Although still in the very early stages of development, tuna are being farmed in an increasing number of locations around the world. According to smartaqua, tuna are being farmed in South Australia (Thunnus maccoyii), Croatia (Thunnus thynnus), Japan (Thunnus thynnus), Spain and Portugal (Thunnus thynnus), Mexico (Thunnus thynnus, bigeye (Thunnus obesus), yellowfin (Thunnus albacares)), and Canada (Thunnus thynnus).
The Government of South Australia’s Department of Primary Industries and Resources have identified the farming of Southern bluefin tuna (Thunnus maccoyii) is currently the single most valuable sector of South Australia’s aquaculture industry. Southern bluefin tuna farming is unique to South Australia and its development in 1991 initially put South Australian aquaculture on the map.
Tuna farms are not always universally welcomed – the WWF reported:
On Sunday, 2 February 2003, a local referendum on the island of Vis, Croatia, stopped a new tuna-farming project from taking off. The community’s response is the first of its kind in Croatia. WWF applauds the community’s and local NGO Sunce’s firm stand against an activity which is damaging the environment and decimating the already over-fished wild tuna in the Mediterranean.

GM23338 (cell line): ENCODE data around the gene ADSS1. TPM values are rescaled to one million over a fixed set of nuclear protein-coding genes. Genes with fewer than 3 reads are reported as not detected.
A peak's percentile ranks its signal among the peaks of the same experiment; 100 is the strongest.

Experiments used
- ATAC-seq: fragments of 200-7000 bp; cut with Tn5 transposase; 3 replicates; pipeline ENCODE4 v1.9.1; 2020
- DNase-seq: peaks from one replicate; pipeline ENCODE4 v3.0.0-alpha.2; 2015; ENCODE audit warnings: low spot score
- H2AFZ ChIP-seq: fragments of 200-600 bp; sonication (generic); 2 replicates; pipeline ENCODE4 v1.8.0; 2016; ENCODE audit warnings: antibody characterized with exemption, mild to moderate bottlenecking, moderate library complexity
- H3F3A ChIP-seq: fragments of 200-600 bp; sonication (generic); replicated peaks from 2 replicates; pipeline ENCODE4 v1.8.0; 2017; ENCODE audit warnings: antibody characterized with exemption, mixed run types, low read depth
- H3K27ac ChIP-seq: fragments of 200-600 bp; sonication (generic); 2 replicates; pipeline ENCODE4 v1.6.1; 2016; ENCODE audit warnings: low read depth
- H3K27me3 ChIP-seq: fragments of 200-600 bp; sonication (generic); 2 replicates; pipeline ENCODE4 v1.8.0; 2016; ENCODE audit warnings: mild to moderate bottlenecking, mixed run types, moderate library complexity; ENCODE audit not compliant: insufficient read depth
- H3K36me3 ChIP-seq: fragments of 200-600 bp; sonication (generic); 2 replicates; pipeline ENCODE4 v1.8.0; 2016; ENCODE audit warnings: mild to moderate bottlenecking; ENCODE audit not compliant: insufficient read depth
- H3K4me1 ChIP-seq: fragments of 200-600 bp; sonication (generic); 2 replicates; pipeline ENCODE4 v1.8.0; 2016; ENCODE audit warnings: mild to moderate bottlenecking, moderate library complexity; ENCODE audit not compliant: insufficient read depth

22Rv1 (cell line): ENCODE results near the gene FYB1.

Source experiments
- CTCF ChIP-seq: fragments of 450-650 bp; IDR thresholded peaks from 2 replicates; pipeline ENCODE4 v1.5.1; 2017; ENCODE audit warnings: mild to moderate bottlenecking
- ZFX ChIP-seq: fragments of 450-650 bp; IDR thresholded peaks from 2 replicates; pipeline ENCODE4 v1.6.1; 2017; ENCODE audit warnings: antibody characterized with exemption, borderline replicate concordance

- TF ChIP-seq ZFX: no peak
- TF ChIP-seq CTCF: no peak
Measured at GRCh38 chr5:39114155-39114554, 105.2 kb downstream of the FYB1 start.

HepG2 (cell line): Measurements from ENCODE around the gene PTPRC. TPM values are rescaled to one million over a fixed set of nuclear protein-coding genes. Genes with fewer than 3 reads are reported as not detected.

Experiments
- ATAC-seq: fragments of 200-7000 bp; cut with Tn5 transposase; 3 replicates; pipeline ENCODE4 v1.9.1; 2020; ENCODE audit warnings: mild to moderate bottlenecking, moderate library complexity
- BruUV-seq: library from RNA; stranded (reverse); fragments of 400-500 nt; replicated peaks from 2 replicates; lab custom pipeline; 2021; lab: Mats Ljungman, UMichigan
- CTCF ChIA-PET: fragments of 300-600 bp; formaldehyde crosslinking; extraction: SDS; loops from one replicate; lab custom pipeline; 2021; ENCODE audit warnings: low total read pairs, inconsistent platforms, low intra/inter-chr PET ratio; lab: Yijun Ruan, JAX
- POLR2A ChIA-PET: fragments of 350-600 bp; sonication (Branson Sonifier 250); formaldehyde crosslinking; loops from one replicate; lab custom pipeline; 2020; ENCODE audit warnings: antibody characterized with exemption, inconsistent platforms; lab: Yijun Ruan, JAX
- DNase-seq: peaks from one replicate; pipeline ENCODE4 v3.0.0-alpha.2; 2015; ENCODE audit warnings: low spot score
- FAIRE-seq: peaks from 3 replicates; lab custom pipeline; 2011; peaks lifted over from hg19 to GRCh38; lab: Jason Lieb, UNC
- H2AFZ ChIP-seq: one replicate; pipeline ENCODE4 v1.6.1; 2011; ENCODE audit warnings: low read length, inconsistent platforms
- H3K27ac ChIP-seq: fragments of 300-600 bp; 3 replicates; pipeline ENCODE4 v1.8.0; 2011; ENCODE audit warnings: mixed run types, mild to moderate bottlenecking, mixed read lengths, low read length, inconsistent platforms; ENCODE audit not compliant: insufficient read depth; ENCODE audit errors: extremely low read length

Croatia is the leading producer of farmed tuna in the Mediterranean, after Spain. In 2001, Croatian production reached 3,000 tons from its eight farms. A new tuna farming project was presented to the inhabitants of the island of Vis, in the Adriatic, as the only alternative for their economic future. When the community was invited to participate in a referendum on the issue, their vote was an emphatic “no” – 88% of the voters were against the project.
Other reports identify tuna breeding and farming in Croatia has been an economic success and thanks to the investments of Croatian expatriates, tuna farms have started cropping up along the coast. The fish are being bred in cages. The results after five years is that tuna farming seems to be one of the most successful investments in Croatia, and the domestically bred tuna has already become world-famous.
Several Kali fishermen from the island of Ugljan invested in a somewhat unknown field of fish-farming: tuna farmed in cages. The business was set up in 1995 with an initial capital of $2 million Australian dollars, with a further $5 million spent on the purchase of cages, fishing boats, and other infrastructure. It was the only farm of its kind in that part of the Mediterranean. Farmed tuna is becoming one of Croatia’s best-known export products.